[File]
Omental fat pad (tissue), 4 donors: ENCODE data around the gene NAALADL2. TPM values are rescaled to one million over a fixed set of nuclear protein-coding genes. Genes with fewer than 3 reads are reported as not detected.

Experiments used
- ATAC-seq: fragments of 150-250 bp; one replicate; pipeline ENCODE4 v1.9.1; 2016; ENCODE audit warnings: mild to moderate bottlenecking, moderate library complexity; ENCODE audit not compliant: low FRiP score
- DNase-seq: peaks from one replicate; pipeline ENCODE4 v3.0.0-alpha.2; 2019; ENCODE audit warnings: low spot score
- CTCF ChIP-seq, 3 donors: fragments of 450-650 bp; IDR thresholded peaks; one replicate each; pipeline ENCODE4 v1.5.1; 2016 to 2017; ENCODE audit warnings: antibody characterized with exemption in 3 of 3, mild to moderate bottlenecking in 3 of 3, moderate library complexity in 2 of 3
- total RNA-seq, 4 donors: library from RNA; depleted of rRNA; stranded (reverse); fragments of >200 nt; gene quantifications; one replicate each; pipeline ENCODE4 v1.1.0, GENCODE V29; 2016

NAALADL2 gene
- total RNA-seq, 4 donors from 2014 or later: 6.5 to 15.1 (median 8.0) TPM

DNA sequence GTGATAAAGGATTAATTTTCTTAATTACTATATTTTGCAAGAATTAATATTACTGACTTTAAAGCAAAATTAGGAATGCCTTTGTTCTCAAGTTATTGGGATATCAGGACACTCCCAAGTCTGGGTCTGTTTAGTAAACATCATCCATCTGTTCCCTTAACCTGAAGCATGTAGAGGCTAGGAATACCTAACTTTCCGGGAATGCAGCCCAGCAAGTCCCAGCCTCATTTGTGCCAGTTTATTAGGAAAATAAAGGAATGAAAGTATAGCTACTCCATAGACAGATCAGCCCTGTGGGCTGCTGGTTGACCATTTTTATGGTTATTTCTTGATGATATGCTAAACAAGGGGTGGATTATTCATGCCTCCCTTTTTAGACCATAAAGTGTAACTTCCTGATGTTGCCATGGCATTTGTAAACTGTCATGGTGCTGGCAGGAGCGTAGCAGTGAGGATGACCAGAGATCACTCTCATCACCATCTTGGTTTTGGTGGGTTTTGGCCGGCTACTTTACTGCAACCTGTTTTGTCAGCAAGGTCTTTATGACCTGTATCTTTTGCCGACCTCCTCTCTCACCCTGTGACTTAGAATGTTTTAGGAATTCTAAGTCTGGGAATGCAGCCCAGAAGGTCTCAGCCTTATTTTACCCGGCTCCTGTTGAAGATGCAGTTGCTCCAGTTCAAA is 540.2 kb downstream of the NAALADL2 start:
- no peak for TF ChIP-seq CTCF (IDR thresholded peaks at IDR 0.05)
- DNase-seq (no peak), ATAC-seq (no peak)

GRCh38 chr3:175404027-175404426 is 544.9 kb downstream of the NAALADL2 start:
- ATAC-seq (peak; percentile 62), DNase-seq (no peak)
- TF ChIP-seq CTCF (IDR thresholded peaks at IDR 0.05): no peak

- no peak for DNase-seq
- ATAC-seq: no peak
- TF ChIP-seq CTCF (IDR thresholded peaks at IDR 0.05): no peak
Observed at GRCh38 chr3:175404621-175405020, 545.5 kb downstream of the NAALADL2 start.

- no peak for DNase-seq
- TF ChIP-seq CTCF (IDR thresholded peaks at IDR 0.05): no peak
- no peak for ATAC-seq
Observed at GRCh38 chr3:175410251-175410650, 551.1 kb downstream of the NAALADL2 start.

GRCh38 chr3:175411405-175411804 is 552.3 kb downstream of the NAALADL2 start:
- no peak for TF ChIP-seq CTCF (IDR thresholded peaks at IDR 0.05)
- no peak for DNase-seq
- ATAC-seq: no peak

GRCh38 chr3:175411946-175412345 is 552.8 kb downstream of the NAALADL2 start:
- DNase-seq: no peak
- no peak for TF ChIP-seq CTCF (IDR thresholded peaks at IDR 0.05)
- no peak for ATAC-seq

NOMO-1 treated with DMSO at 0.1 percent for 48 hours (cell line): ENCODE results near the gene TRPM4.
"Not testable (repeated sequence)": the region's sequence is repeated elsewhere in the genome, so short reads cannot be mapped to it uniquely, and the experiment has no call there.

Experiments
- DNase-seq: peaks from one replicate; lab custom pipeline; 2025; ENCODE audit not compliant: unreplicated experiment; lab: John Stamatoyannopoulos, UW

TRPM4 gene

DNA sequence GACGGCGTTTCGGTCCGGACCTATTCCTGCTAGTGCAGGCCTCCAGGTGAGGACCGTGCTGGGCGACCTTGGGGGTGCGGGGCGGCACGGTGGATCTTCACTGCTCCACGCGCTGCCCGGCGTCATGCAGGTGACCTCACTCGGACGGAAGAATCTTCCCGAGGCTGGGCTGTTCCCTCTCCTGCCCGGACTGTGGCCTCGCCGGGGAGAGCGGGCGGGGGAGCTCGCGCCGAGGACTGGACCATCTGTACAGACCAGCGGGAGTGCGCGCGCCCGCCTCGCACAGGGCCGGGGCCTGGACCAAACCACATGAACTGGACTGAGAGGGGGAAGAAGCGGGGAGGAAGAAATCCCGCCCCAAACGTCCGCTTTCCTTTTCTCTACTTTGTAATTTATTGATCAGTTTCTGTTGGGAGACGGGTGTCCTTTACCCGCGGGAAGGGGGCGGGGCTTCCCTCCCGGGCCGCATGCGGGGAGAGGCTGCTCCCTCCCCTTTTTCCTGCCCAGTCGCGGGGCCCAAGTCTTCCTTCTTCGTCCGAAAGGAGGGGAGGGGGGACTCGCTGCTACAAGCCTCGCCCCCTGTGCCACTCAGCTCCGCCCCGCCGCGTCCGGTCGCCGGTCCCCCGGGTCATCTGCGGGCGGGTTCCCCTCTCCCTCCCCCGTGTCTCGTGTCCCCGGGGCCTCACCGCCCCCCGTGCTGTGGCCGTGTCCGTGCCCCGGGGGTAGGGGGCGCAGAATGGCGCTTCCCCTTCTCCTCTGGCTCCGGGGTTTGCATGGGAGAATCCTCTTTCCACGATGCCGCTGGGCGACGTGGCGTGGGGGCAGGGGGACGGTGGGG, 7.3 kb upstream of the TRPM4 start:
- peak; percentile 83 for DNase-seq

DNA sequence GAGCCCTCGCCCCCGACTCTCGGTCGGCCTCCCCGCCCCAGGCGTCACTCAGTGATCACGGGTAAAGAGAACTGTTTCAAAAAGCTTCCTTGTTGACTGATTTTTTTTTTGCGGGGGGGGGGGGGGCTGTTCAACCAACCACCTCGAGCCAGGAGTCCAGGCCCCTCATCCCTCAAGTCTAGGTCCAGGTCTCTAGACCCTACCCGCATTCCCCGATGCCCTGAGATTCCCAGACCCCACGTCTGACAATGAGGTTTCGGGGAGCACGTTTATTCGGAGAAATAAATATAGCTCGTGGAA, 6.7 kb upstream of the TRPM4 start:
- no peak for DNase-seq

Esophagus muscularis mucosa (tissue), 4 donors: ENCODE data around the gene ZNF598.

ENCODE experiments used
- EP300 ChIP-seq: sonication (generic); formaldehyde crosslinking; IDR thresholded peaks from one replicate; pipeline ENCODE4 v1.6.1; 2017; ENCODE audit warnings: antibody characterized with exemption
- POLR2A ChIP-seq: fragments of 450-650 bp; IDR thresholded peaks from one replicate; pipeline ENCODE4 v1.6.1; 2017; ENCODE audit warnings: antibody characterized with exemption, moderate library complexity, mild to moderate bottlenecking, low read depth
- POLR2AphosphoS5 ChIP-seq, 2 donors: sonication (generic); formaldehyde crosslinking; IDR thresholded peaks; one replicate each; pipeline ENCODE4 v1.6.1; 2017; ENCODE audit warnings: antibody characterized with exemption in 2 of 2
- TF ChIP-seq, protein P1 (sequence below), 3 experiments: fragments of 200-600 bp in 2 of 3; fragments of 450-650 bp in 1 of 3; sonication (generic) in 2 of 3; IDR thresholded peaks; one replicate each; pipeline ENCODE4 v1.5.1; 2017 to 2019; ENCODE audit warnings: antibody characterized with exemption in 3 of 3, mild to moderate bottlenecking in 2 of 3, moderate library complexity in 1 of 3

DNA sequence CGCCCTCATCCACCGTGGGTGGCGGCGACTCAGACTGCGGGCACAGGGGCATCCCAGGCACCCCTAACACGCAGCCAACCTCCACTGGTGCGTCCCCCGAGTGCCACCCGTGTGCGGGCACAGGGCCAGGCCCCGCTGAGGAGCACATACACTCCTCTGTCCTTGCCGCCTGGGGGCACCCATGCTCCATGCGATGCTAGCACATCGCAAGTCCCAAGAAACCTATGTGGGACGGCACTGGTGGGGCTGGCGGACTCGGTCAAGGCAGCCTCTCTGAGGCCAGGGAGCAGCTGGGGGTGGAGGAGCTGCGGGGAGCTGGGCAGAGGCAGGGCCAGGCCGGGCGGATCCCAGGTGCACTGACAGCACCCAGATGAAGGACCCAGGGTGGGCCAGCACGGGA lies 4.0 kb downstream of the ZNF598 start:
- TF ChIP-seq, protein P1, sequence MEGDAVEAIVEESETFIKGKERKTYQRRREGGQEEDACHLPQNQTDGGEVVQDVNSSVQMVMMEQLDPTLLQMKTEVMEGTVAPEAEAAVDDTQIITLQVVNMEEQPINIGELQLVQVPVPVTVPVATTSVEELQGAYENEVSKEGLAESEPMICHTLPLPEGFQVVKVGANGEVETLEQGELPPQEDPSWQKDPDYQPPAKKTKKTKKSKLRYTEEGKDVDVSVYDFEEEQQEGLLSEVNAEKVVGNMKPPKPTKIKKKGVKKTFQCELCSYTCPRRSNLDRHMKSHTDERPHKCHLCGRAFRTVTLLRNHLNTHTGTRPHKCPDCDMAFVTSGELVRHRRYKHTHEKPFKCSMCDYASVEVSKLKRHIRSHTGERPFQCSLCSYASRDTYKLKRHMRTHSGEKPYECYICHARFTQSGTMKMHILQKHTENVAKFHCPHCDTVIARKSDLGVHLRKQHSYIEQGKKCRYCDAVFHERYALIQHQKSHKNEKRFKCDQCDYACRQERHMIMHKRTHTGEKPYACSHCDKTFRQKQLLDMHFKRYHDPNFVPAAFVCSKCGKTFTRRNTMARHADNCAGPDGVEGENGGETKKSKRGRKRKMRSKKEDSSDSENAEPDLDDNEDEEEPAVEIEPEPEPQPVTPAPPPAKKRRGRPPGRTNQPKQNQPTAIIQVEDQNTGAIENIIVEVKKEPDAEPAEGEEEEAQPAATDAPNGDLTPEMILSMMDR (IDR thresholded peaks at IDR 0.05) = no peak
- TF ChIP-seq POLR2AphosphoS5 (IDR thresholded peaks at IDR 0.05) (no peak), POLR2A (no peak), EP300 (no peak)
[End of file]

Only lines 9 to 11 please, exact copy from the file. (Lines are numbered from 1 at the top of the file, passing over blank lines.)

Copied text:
DNA sequence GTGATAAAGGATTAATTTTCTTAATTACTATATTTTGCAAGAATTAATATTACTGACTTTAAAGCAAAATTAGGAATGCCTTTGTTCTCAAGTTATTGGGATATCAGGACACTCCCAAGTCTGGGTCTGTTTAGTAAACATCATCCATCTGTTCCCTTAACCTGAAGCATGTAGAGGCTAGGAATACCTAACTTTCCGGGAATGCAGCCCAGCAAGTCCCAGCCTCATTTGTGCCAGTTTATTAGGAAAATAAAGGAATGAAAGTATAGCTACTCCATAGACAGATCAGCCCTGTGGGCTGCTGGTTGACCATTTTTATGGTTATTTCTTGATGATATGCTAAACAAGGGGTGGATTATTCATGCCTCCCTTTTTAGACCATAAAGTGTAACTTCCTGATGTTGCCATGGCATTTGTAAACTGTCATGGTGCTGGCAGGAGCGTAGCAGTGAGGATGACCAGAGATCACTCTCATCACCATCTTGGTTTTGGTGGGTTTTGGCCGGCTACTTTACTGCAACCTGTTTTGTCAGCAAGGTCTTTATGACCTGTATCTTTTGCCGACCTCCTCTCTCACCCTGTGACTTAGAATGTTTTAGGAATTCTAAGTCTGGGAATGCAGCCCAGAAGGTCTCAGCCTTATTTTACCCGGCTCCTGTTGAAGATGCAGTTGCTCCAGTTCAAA is 540.2 kb downstream of the NAALADL2 start:
- no peak for TF ChIP-seq CTCF (IDR thresholded peaks at IDR 0.05)
- DNase-seq (no peak), ATAC-seq (no peak)